The Good News in the “Short Ending” of Mark’s Gospel

Co-missioners,

Do the folks who run the church you attend follow the three-year lectionary when they plan their Easter services? If so, they’ll have a choice come Sunday of which Easter Gospel they’ll give you to hear, either St. John’s or St. Mark’s. The ones who love a preaching challenge will feed you St. Mark’s. Of the four Easter morning reports, it’s the one that ends on a “downer,” as Baby Boomers used to say.

If that’s what comes your way this Sunday, we have some help for you today. Our thanks to Steve Kuhl for providing it.

Peace and Joy,
The Crossings Community



The Good News in the “Short Ending”
of Mark’s Gospel

by Steven C. Kuhl



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For Easter Sunday the Gospel reading is Mark 16:1-8. To be sure, over the centuries Christians have been uncomfortable with Mark’s ending to his telling of “The Good News of Jesus Christ, the Son of God” (1:1). For he gives no stories of the disciples’ “physical” encounter with the risen Christ—stories that are essential both to Paul’s account of the gospel (cf. 1 Cor. 15:5-8) and to the way all three subsequent Gospel writers tell it.

Of course, Mark knows that without the fact that Jesus is risen from the dead there is no Good News. The “young man” at the graveside says as much (16:6). But Mark is interested in addressing another issue. How does “faith” in the resurrected Jesus arise? What kind of internal battle does it entail? In that regard, Mark wants to tell us that the resurrection of faith from its initial condition of “fear” is no less “amazing”—a work of God, that is—than the resurrection of Jesus from the dead.

But there is more here. Mark is also concerned about the passing on (“traditioning”) of the good news. What do believers have “to pass on” to their not-yet believing neighbors so that they might believe? Answer: the same thing that the “young man” passed on to the women at the tomb, namely, that the tomb is empty, Jesus is risen, and he wants to meet you in “Galilee,” in the place where his ministry is still happening. For when Mark has the “young man” remind the women to remind the disciples to “meet Jesus in Galilee,” he is inviting not only them to meet Jesus there, but us too, in our case by listening once again to the story of Jesus’ Galilean ministry which Mark has just related. If we didn’t get it the first time—or the second or third time—then listen again!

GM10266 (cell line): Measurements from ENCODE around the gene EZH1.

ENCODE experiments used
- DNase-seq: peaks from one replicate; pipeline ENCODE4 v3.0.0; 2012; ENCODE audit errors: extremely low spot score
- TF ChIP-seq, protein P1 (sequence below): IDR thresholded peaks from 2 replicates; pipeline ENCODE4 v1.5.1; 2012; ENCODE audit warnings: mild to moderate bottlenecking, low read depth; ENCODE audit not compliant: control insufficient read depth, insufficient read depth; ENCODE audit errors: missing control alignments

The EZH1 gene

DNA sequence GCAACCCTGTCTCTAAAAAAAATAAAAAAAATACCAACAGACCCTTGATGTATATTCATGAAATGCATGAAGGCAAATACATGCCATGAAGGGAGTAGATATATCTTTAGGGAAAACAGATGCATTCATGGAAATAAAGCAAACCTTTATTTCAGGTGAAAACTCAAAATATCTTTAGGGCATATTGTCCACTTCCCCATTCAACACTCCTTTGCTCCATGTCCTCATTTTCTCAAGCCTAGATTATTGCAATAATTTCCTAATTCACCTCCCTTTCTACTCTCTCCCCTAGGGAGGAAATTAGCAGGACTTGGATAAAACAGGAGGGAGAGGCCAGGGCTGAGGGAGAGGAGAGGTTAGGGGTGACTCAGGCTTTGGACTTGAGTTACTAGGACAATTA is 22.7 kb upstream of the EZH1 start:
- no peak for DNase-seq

Mark is thereby addressing the same question that John addresses in his telling of the so-called “Doubting Thomas” story. “Blessed are those who have not seen [the risen Christ] and yet have come to believe [in him]” (John 20:29). Or as Paul says (Rom. 10:17), faith does not come from “seeing” the resurrected Jesus in the flesh, but from “hearing” (trusting) the promise of the resurrected Jesus and then passing it on to others. The “go and tell” calling of every disciple is therefore Easter happening anew (v. 7) because through that calling they do to their hearers what the “young man” at the graveside did to the women. They set up in their hearers the same struggle for faith that those first hearers experienced.

With this concern of Mark in mind, let me now walk through the story of the first Easter morning as Mark presents it. Those who have read—and understood—Mark’s account up to this climatic scene at the empty tomb will note the irony in the way this scene unfolds.

We must be honest. Though well intended, the women’s trip to the tomb (v. 1-3)—with spices in hand and practical discussion about who would remove the stone—was not an act of Easter “faith” but of mortal “fear.” True, in one sense, the women’s journey to the tomb was an act of devotion to the Jesus they loved before his crucifixion. But that does not change the fact that they went, not in faith that Jesus reigns over death, but in fear that death still reigns over him. That fear is also known as “unbelief.” Of course, Mark uses a wide range of words in this short vignette to describe the various textures of their fear/unbelief: such as, “greatly astonished” (v. 5, 6), “trembling and bewilderment” (v. 8), and finally, “afraid” (v. 8). But however you name it, all those terms have unbelief as their root.

The women’s fear/unbelief was fully exposed (v. 5) when they arrived at the tomb. First they noticed that the stone was already removed. If they had come with Easter faith, that would have been no surprise. Next, they entered the tomb and encountered the mysterious “young man” (v. 4-5). That “alarmed” them! And in spite of the “young man’s” exhortation “not to be alarmed” and his resolute proclamation that Jesus is not here but risen, they still persisted in their “fear,” their unbelief (v. 8). Therefore, the greatest surprise to us, the reader, is that Mark ends his Gospel account on this sour note. Dealing with that is key to interpreting this text.